Loosening the purse strings
Banks are lending again, and the SBA is leading the charge
By Kris Grant
A year after the financial market’s near-collapse, banks are beginning to loosen their purse strings. And the Small Business Administration (SBA) is offering enticing products that are bringing reticent banks back into the business of lending.
When Karen Mills was appointed administrator of the SBA last April by President Barack Obama, she’s the first to tell you that she took the helms at the most challenging of times. Until the Recovery Act, lending, including SBA lending, had come to virtually a stand-still.
Mills visited the Downtown San Diego offices of the SBA last month after speaking at a private function in Carlsbad, and reported on the progress of her first six months on the job. She says her agency’s report card is good, particularly in the areas of stimulating bank lending activity.
“We’ve been able to get about $10 billion of the $730 billion Recovery Act funds into the hands of small business,” she said.
Two new programs from the Recovery Act funding allow reduced borrower fees and increased guarantees on flagship loans up to 90 percent.
“We were immediately able to see banks coming back into the program,” Mills said. “Loan volume is up over 60 percent and, most interestingly, about 1,000 banks which had not made a single SBA loan from October on are back in the program, lending again. About half hadn’t made a loan since 2007. With more community banks lending, this means more access for small business.”
San Diego SBA District Director Ruben Garcia said there are about 87 San Diego-area banks that offer SBA loans, 67 of which are community banks, the remaining 20 are branches of national banks. To be a preferred SBA lender, the bank must make 40 or 50 loans. Once they are certified as a “PLP,” the SBA delegates the authority to the bank to issue its guarantee and handle all servicing of the loan. Garcia says 56 PLPs are in place in San Diego.
Mills said that reduced or eliminating a lot of the loan fees enabled banks to package loans and sell them to the secondary market. “Now they can take the capital and get liquidity back. This was not functioning in October,” Mills said.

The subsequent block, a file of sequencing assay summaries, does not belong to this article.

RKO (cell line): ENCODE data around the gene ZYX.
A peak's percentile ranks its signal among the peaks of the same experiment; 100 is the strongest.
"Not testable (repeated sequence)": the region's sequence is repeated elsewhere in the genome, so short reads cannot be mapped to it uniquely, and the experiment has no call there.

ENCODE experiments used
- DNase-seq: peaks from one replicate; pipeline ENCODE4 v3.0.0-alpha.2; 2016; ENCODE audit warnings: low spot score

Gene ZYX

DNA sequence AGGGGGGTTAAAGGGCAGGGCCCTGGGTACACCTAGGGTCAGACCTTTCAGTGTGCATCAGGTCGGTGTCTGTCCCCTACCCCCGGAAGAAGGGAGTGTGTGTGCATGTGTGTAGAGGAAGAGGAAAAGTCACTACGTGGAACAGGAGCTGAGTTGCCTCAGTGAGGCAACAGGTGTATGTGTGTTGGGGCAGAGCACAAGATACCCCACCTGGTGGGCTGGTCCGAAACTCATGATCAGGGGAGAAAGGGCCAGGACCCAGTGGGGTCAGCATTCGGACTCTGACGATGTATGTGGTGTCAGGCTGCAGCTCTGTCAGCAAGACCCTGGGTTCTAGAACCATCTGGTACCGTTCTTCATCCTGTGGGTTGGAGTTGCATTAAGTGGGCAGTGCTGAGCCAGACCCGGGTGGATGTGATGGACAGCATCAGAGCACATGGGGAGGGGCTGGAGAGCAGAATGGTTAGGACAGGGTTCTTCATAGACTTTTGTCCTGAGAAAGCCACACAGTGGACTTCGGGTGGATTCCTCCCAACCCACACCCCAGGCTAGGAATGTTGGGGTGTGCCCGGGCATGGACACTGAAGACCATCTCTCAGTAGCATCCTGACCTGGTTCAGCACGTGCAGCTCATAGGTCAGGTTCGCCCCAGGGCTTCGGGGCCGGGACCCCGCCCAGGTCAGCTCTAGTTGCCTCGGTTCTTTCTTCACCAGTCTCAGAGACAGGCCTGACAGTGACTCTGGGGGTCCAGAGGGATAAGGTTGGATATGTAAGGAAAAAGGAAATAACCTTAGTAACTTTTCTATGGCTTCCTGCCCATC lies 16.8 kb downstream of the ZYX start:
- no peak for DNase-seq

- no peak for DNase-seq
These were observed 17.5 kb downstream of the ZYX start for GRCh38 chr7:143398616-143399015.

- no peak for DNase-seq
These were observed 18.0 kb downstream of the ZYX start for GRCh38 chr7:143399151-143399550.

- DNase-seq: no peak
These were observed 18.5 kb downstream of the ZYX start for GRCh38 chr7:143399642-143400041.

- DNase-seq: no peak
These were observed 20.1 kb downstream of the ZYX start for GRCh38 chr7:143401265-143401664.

Another new SBA program financed under the Recovery Act is what Mills terms “a bridge over troubled waters,” The loans allow businesses to borrow up to $35,000 over six months that are 100 percent guaranteed to the lenders who make them.
“We have the ability to make about 10,000 ARC loans,” Mills said, admitting this is an unusual program for the SBA. “We have over 2,000 loans with 500 banks, and we’re making loans with 50 new banks every week. People who have come in for these loans have to show a slowdown in business and have to prove they are viable. They have to show their next quarterly cash flows. It’s a good loan for the right type of business and we can potentially help 10,000 businesses.”
Darlene Goodbody, owner of Good Body Gear Inc., of Lakeside, received an ARC loan last month. Her company machine fabricates offshore oil down-hole components. “We weld fiber-optic components,” she explains, adding that she has been in oceanography for over 20 years. “We needed an ARC loan because one of our biggest customers, an oil field, had a 50 percent drop-off on productivity. There’s less surveying out there.”
Now Goodbody’s company is transitioning into the aerospace industry, working on proprietary technology for F-18 fuel nozzles at North Island Naval Air Station. “It’s a slow recovery for our business, but we’re seeing a significant rise. And with this loan, we don’t have to pay it back to 2011,” she said, relief evident in her voice.
The largest SBA lender locally is CDC Small Business Finance, one of about 260 nonprofit certified development companies across the country that markets and packages SBA commercial real estate, land and large equipment purchase loans. The nonprofit always partners with financial institutions, doing a lot of local business with Wells Fargo, Bank of America, California Bank and Trust and Torrey Pines Bank. (Wells Fargo is the second largest volume SBA lending institution locally).